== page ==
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Robert Muriithi: Embu Farmer Making Ksh 50,000 Per Week From Bountiful Pawpaw Harvests

In the semi-arid Ciangera area of Embu County, Kenya, a remarkable transformation has taken place over the past decade.

What was once a dry, barren 12-acre piece of land has been turned into a thriving farm that boasts an eye-catching garden of pawpaws, mangoes, and oranges.

This remarkable story of agricultural success belongs to Robert Muriithi.

Here is his story as told by WOK

Muriithi’s journey into farming began in 2012 when he acquired the land.

With a vision and determination, he embarked on the challenging task of converting this unproductive piece of earth into a profitable venture.

Little did he know that this land would become the foundation for his future success.

One of the key factors in Muriithi’s success is his utilization of irrigation farming.

Water is the lifeblood of any agricultural endeavor, and Muriithi recognized this early on.

Fortunately, he is a beneficiary of the Green Paradise Community Water project, which provides irrigation water to 750 households in the region.

With the help of this project and donated pipes from the Upper Tana Natural Resources Management Project, water from the all-seasons River Thuci is channeled downstream to farms like Muriithi’s, spanning an impressive 11 kilometers.

Muriithi’s pawpaw plantation is a sight to behold, with 1,000 pawpaw fruits of vega F1 and red royale varieties.

His success with pawpaws alone earns him approximately Sh50,000 every week.

This income has allowed him to achieve significant milestones in his life, including the purchase of additional land, providing his children with education, and constructing a decent house, among other developments.

Muriithi’s journey into farming stretches back almost three decades, to a time when he had just cleared high school.

Back then, he started with a mere Sh1,000 loan from a relative and a small plot of land given to him by his parents.

“I would draw water from a 100ft well and haul with my hands on two jerricans up to the farm. It was an energy sapping toil, but you have to start somewhere,” vividly recalled.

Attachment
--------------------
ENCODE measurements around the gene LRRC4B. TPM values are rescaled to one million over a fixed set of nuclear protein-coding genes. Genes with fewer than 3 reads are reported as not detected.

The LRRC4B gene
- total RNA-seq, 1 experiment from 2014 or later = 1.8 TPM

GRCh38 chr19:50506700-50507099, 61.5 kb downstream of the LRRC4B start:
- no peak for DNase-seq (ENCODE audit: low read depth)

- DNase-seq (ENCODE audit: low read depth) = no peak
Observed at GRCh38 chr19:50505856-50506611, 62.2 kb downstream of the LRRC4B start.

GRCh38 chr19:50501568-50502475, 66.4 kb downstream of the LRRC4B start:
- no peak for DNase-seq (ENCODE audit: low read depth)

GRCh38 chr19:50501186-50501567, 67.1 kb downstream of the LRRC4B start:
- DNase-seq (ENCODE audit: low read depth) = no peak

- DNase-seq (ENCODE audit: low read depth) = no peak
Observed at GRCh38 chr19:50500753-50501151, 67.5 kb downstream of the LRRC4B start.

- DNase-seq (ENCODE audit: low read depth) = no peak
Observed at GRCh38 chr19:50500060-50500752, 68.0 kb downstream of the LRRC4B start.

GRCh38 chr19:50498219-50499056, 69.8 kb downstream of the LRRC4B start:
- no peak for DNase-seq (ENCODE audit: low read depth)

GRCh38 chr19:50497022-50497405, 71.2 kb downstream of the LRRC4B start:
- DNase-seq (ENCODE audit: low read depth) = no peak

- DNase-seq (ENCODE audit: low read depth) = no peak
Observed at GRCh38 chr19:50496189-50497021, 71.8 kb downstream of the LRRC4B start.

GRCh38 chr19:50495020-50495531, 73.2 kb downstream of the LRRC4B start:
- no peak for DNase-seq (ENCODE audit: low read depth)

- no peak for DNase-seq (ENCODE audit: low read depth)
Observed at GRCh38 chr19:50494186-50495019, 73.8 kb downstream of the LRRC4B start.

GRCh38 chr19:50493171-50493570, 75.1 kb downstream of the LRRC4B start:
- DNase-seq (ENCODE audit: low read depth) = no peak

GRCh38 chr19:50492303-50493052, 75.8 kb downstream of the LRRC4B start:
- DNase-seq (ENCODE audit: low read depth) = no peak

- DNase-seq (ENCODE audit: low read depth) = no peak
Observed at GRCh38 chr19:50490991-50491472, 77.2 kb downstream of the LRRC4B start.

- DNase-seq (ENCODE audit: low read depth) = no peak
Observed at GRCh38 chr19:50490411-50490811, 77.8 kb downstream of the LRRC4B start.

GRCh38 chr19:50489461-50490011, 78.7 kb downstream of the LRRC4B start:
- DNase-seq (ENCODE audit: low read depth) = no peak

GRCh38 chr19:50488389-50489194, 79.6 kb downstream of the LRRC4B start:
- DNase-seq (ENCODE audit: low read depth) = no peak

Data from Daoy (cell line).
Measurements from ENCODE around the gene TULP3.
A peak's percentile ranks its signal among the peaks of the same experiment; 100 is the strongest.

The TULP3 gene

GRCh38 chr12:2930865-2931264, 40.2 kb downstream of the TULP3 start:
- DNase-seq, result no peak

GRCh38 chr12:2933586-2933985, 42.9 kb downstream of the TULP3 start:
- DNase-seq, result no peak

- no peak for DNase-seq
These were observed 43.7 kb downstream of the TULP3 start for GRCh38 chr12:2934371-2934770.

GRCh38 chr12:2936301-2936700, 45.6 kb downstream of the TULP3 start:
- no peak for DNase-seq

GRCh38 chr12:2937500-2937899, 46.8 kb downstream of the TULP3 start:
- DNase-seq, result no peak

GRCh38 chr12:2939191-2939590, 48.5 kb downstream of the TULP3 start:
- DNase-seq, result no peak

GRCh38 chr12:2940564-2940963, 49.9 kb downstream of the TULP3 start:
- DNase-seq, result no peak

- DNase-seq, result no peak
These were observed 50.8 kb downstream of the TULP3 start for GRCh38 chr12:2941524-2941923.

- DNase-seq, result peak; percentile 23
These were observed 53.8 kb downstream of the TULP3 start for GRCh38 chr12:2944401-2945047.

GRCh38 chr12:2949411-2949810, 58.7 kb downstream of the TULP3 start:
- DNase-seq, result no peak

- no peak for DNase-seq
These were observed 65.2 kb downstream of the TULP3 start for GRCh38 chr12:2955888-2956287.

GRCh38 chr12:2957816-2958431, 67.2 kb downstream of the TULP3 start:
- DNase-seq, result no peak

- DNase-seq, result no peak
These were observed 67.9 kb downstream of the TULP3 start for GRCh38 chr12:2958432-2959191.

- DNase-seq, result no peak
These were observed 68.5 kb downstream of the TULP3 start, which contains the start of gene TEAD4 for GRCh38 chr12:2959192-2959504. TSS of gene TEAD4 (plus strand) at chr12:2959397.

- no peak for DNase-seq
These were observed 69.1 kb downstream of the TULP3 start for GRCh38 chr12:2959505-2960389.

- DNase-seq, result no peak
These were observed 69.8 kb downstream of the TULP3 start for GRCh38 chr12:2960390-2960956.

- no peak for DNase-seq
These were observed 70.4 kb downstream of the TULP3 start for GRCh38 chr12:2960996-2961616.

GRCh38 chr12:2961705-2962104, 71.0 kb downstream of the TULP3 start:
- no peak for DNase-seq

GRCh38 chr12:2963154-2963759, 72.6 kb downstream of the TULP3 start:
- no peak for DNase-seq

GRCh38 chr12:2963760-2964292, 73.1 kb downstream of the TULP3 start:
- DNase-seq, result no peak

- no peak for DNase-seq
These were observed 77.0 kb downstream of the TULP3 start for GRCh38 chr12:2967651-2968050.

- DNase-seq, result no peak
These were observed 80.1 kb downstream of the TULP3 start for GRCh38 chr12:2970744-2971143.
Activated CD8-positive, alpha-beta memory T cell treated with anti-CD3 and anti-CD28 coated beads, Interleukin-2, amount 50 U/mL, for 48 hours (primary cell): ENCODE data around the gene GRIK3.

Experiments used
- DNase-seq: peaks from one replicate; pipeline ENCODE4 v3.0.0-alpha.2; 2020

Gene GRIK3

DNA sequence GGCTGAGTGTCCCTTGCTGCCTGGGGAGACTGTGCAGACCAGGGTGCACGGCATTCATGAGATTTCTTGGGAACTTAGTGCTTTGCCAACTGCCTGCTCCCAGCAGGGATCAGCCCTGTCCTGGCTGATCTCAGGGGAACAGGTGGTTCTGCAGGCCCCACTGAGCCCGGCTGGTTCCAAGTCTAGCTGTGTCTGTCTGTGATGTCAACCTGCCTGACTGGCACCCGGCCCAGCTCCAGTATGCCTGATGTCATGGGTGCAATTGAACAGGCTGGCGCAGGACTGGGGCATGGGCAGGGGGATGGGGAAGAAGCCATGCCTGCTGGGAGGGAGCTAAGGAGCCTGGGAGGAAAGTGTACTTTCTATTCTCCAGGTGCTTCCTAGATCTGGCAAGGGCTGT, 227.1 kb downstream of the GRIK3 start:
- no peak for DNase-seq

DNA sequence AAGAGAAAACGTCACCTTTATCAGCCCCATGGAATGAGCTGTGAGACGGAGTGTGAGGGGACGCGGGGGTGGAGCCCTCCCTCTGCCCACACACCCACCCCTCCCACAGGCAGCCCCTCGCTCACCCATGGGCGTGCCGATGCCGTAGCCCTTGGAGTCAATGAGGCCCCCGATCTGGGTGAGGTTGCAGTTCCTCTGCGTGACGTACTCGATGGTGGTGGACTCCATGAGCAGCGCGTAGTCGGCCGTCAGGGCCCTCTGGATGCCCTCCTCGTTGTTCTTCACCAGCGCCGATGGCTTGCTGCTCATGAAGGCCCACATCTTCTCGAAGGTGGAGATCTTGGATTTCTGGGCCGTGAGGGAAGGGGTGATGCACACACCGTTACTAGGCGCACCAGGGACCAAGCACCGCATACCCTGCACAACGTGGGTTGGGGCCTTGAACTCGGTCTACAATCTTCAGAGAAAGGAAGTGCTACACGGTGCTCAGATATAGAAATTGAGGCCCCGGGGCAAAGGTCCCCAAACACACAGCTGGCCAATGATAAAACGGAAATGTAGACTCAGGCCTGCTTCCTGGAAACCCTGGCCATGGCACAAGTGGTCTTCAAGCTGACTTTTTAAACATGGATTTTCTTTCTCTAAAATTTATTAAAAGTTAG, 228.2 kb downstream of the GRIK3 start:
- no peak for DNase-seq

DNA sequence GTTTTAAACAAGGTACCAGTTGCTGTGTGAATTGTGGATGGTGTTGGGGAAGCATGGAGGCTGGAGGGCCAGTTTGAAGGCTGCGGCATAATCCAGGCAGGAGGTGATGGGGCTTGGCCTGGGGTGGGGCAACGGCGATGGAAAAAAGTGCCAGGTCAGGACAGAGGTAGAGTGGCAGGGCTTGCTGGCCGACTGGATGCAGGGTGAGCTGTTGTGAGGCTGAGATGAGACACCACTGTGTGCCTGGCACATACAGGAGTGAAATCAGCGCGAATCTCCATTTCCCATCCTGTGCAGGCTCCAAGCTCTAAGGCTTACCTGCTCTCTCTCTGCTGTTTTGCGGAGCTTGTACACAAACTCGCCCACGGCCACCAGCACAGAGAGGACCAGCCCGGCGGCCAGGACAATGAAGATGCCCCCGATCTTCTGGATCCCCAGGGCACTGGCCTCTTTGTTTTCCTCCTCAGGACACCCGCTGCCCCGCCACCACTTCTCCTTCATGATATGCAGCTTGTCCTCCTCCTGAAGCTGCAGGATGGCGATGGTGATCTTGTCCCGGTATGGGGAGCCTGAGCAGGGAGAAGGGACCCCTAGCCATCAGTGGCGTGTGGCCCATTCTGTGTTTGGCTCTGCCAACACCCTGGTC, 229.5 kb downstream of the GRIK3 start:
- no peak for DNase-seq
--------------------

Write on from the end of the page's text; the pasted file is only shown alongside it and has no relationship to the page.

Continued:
As he continued to toil and save, Muriithi joined a local savings group, commonly known as a chama, where he managed to accumulate Sh20,000.

With this sum, he invested in a water pump, a crucial tool that eased his farming efforts.

Over the years, Muriithi experimented with various crops, including maize, watermelons, capsicum, tomatoes, butternuts, and long chili.

“Eventually, I settled for pawpaw, mangoes, and oranges. They do not require a lot of farm inputs. This means the cost of production is lower. Moreover, they do not suffer from price fluctuations,” he recalled.

He explains that the cost of production for an acre of pawpaws, which accommodates 600 trees, is approximately Sh100,000.

It takes around seven months for the pawpaw trees to start producing, with each tree capable of yielding up to 30 kilograms of pawpaw.

While these trees can potentially produce fruit for up to four years, the intense sunlight in the region shortens their lifespan to about two years in Muriithi’s case.

Despite his remarkable achievements, Muriithi faces some significant challenges in his farming journey.

One of the most persistent issues is the infestation of mealy bugs and spider mites, common pests that have plagued farms in the Mt. Kenya region, including Muriithi’s orchard.

These pests threaten his pawpaw crop, with spider mites causing yellowing and recurring even after spraying, and mealy bugs damaging the fruit by sucking its juice.

Another challenge that Muriithi grapples with, despite being situated near a river, is water shortage, particularly during dry spells. Water scarcity can significantly impact farm production, underlining the importance of efficient irrigation systems like the one provided by the Green Paradise Community Water project.

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